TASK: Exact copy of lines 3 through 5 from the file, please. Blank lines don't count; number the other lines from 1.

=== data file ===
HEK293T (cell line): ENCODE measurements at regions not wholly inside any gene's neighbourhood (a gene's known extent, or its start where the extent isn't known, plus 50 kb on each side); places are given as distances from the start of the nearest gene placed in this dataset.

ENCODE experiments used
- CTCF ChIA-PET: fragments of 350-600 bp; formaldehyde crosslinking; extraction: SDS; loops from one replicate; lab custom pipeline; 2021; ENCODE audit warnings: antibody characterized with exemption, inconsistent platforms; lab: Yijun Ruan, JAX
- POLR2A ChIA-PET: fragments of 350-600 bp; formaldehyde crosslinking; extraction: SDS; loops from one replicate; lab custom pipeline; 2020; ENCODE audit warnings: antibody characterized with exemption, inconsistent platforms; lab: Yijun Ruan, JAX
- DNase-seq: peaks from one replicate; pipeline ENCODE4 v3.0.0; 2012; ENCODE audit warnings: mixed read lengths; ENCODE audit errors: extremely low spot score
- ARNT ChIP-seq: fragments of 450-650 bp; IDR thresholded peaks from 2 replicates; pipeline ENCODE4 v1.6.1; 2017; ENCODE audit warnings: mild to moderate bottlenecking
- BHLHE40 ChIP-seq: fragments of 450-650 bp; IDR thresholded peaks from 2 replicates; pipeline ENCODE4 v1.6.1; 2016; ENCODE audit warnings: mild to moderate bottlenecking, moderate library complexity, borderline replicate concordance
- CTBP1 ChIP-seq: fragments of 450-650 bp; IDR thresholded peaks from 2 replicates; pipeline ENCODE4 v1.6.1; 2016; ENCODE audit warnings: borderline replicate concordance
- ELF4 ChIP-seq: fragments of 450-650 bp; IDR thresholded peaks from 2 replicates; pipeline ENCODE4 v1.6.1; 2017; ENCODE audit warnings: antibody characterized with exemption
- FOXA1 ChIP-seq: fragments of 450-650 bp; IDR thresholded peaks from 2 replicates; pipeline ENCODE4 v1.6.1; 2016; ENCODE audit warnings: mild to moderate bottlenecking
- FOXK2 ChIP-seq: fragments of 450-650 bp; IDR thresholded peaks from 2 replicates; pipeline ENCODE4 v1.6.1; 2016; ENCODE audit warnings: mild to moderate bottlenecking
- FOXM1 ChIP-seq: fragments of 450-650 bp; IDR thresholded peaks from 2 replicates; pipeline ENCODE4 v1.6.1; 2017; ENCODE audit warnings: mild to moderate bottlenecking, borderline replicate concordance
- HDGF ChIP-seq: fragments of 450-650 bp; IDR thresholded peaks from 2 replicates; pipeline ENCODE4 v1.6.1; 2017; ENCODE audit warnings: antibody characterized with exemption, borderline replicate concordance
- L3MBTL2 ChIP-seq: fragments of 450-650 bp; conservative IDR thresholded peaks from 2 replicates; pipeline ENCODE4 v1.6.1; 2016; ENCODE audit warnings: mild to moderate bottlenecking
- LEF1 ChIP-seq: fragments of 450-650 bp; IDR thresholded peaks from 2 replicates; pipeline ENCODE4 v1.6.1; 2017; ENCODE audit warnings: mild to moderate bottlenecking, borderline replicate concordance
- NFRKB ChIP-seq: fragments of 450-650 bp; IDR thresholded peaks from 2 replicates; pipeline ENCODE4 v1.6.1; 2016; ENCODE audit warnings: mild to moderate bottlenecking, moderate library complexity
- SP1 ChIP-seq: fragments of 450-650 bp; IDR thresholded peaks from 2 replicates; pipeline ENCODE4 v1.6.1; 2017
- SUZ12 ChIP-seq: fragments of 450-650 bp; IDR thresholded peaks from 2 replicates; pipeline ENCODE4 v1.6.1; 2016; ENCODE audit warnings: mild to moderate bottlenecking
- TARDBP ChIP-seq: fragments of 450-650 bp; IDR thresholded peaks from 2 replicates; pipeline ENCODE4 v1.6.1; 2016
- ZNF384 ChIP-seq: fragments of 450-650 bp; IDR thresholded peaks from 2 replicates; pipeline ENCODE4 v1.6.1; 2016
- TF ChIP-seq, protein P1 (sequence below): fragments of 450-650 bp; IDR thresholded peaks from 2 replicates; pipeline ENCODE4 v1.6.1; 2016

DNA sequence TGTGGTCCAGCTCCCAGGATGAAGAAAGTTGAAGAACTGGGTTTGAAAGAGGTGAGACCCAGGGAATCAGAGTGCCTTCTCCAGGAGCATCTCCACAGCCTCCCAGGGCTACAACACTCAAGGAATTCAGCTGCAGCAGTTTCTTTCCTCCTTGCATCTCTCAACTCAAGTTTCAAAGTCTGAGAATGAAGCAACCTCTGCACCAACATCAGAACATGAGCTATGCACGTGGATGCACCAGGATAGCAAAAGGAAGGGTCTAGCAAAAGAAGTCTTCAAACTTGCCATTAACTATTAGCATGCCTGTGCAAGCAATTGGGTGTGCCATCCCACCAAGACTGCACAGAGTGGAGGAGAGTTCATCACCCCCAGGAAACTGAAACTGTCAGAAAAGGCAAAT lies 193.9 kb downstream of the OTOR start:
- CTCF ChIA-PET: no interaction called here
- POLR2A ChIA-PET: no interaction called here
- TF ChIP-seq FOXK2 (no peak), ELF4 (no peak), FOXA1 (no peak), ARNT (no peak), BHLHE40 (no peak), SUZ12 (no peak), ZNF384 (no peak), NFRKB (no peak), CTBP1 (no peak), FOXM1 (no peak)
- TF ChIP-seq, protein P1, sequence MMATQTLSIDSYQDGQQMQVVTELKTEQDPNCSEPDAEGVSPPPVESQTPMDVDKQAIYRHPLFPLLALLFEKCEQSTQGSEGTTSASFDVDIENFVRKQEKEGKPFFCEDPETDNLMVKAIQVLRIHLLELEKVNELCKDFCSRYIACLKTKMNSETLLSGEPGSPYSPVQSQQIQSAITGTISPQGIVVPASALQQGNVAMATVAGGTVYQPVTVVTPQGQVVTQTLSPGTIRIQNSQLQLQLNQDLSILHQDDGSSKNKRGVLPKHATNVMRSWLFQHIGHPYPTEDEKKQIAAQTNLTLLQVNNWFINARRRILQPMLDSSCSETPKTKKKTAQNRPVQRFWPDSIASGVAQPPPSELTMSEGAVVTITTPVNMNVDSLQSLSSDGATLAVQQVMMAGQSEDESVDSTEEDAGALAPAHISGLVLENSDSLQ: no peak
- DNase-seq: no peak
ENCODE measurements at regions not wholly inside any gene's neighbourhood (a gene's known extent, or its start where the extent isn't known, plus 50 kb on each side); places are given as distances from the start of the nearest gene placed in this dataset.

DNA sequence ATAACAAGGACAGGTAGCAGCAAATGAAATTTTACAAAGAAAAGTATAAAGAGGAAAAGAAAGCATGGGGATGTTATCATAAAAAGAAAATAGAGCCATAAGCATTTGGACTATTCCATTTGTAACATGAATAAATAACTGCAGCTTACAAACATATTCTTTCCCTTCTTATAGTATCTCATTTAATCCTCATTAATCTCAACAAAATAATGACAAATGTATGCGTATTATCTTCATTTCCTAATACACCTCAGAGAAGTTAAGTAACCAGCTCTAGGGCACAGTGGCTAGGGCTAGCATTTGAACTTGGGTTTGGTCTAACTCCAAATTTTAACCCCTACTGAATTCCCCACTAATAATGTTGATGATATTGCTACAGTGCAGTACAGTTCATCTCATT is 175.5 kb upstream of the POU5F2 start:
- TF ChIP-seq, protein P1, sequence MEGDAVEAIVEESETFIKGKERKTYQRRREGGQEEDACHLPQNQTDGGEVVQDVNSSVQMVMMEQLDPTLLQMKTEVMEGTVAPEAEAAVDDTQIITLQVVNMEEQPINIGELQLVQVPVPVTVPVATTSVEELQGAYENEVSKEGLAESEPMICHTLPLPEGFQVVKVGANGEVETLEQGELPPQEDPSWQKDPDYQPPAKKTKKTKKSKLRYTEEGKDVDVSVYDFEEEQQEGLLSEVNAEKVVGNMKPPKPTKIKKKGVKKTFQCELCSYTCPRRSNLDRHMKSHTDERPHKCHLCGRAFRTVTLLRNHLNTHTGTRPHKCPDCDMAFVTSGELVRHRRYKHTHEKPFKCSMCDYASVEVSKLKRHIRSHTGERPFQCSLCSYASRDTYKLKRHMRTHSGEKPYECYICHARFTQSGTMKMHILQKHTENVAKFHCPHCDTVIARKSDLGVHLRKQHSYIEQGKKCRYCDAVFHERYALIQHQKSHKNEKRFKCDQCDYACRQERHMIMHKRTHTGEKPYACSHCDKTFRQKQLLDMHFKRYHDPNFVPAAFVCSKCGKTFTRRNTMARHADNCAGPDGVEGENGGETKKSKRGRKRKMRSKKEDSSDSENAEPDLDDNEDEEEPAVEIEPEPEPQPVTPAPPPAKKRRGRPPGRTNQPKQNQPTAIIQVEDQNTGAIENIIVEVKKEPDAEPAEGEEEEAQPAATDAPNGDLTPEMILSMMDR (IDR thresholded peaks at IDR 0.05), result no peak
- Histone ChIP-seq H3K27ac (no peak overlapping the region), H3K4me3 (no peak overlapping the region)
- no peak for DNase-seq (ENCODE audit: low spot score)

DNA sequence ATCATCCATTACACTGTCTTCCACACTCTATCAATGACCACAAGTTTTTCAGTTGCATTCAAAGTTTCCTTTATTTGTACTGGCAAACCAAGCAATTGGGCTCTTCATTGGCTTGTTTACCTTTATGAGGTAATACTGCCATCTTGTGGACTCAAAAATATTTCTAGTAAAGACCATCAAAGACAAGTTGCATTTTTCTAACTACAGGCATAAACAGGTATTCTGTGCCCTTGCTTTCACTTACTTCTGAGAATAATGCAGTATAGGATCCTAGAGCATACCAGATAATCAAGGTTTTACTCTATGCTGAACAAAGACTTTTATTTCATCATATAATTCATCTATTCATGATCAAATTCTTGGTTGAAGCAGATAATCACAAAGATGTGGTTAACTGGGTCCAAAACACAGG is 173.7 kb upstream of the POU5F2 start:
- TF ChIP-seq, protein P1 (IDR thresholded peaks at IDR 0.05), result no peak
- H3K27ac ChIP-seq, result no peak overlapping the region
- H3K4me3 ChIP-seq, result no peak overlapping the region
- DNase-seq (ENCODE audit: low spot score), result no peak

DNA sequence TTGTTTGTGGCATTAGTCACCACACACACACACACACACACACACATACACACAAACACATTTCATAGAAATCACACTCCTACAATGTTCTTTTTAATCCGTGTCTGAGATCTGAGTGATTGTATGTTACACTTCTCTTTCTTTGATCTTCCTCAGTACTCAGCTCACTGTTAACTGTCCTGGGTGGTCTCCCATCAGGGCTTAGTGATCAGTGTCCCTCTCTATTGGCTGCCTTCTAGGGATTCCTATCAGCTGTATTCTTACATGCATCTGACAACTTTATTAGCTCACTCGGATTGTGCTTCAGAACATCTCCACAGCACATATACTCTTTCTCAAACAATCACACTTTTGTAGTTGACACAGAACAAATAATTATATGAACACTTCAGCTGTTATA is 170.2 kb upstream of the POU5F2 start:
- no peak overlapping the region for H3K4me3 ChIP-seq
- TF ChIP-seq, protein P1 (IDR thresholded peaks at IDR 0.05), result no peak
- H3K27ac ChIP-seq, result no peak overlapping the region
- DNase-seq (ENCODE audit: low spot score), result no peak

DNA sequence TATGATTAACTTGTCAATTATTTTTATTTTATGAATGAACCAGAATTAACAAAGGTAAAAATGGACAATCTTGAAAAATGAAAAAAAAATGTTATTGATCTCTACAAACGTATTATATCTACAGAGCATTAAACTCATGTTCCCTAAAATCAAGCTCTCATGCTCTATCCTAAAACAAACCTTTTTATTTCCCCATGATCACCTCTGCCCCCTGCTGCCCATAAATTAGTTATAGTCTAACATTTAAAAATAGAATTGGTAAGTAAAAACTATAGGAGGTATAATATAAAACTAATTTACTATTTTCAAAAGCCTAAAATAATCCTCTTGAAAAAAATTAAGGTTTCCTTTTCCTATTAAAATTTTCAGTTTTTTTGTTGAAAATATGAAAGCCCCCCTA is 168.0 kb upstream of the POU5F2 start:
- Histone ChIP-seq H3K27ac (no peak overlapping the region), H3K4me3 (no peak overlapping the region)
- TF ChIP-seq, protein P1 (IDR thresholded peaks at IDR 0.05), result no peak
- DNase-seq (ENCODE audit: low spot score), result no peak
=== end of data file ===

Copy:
- CTCF ChIA-PET: fragments of 350-600 bp; formaldehyde crosslinking; extraction: SDS; loops from one replicate; lab custom pipeline; 2021; ENCODE audit warnings: antibody characterized with exemption, inconsistent platforms; lab: Yijun Ruan, JAX
- POLR2A ChIA-PET: fragments of 350-600 bp; formaldehyde crosslinking; extraction: SDS; loops from one replicate; lab custom pipeline; 2020; ENCODE audit warnings: antibody characterized with exemption, inconsistent platforms; lab: Yijun Ruan, JAX
- DNase-seq: peaks from one replicate; pipeline ENCODE4 v3.0.0; 2012; ENCODE audit warnings: mixed read lengths; ENCODE audit errors: extremely low spot score